Your Guide to Creating Powerful Brand Strategies for Small Businesses
Are you looking for ways to build your brand? You're likely to ensure that you're maximizing your efforts by looking inward first. A strong brand starts with a clear understanding of your company, its values, and the traits that make it unique.
It Starts With a Promise
Distill what you want your business to deliver into one simple sentence, and you get the beginnings of a brand promise.
For example, if you service air conditioners, your promise may be to 'get the job done right the first time.' But it could also be to 'use the best quality parts made in America.' Or, it might even be 'to arrive onsite the same day.'
Many businesses stumble with branding because they don't have a clear brand promise. Without one, there's no solid foundation to build on. Your brand promise is the north star that guides everything you do, from hiring to establishing supply chains to advertising and more.
And this is critical to creating a brand that stands out.
Here's an Example
Let's say you're the air conditioning business that promises to get the job done right the first time instead of the others mentioned above.
When hiring, you're likely to put a premium on finding skilled technicians who can deliver on your brand promise over supply chain managers who can source American-made parts. You'd also be less inclined to hire a network of contractors that can get anywhere in your service area on the same day.
Your ads will emphasize your brand promise of getting the job done right the first time, not parts or same-day service. And you'll run them in places where quality-minded individuals are likely to see them.
Sounds simple, right? Yet, in the race to stand out, many businesses rush to tactical solutions before doing their homework, resulting in mushy, inconsistent brands that promise one thing one day and something else the next—making them easy to overlook.
So, before you begin to think about branding strategies, understand who you are first. Lean Labs can help you do so with 20 Questions to Consider When Establishing a Brand Identity.
Put On A Good Face
Once you understand your brand, defining its face through brand design is key to standing out. This includes anything visual that represents your company, starting with your logo.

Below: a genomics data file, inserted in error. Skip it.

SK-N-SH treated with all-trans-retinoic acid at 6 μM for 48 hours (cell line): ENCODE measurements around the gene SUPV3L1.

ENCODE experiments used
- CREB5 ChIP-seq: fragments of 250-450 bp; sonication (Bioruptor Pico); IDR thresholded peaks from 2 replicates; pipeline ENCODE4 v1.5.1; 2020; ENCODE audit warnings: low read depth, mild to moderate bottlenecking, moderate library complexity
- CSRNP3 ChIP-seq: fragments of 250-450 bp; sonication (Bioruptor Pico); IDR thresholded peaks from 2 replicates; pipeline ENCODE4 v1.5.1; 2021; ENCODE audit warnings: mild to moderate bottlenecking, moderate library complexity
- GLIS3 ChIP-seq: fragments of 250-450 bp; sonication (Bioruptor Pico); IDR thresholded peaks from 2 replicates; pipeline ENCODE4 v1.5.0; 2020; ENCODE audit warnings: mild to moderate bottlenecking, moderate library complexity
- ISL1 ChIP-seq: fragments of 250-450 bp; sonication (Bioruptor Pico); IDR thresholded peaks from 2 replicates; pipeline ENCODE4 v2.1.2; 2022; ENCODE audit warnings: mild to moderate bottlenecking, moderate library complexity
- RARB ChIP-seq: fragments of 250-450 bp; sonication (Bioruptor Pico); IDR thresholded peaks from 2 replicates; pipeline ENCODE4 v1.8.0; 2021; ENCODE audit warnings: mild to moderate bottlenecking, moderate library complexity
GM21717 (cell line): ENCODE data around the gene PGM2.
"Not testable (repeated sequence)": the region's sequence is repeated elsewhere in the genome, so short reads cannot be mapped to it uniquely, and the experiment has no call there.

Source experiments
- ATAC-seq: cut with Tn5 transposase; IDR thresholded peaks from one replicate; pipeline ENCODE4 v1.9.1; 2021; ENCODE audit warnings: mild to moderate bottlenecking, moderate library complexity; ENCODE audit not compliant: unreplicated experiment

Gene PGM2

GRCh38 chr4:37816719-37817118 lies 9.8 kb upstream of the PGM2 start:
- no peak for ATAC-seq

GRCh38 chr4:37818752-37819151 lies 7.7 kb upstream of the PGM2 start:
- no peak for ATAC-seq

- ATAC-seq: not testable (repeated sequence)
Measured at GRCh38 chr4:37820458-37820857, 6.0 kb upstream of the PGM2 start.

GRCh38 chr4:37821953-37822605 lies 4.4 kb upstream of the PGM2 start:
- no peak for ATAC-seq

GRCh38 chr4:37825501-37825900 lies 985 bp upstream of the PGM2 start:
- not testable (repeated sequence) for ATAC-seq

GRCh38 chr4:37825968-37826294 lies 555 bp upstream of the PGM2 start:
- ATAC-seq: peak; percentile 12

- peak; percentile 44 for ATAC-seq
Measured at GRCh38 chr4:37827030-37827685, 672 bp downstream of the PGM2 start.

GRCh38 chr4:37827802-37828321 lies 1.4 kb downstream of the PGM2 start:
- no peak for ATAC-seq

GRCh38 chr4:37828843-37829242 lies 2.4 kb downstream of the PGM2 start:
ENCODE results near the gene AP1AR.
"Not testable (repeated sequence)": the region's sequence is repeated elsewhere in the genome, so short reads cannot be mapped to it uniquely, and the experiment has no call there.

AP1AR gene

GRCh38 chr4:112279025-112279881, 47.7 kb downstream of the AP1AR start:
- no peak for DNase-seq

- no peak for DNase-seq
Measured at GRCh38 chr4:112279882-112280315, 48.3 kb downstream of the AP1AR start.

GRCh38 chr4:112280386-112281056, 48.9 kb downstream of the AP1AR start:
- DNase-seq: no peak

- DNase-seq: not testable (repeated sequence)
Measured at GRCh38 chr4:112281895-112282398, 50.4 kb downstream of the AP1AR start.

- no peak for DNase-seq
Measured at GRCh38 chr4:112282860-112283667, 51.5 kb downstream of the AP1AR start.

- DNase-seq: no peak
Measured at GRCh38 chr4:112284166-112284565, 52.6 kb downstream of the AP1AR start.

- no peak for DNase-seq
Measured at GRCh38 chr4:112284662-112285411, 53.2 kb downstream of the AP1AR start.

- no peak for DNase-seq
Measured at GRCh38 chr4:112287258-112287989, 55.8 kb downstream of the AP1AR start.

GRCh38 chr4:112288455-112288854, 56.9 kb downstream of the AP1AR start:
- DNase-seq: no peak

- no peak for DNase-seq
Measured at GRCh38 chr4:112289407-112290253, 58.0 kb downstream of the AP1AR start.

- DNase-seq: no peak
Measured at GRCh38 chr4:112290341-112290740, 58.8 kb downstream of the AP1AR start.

It also includes type fonts for advertising and signage, colors, and imagery. Brand design can even extend to tone and voice in ad copy and anything else that gives your brand personality.
Corporations spend millions creating and curating brand design, but you can do so on a shoestring budget if you spend wisely where it matters most.
Find A Good Graphic Designer
Think of a time in your life when appearances mattered most. Did you get help from a hairstylist on your wedding day or enlist a personal trainer to whip you into shape for a tropical vacation?
A good graphic designer can do the same thing for your brand, developing a logo that puts your best foot forward, signage that gets noticed, and a website that shines.
Focus on Your Website
Your virtual storefront is likely to get more traffic than any physical space you have, so make sure your website leverages your brand with flawlessly executed design and function that makes sense.
Keep it simple, with minimum but concise copy. Consumers today want visuals, so consider icons for navigation over words or phrases. For inspiration, look to these 40+ Most Notable Big Name Brands that are Using WordPress, a platform that can cost as little as $200 upfront with monthly fees as low as $11, according to Website Builder Expert.
Consistency Is Key
Think of the brands you believe in most. There is a chance, excluding minor tweaks here and there, these brands have had the same logo, look, and overall feel for decades. Guinness, arguably the world's most iconic brewery, has been true to its brand since 1759!
The takeaway here is that branding done right is branding that doesn't change at a whim, particularly when a business doesn't know what its brand stands for. Stick to your promise. Refrain from changing your logo or colors because you're bored with them. And above all, don't be fickle.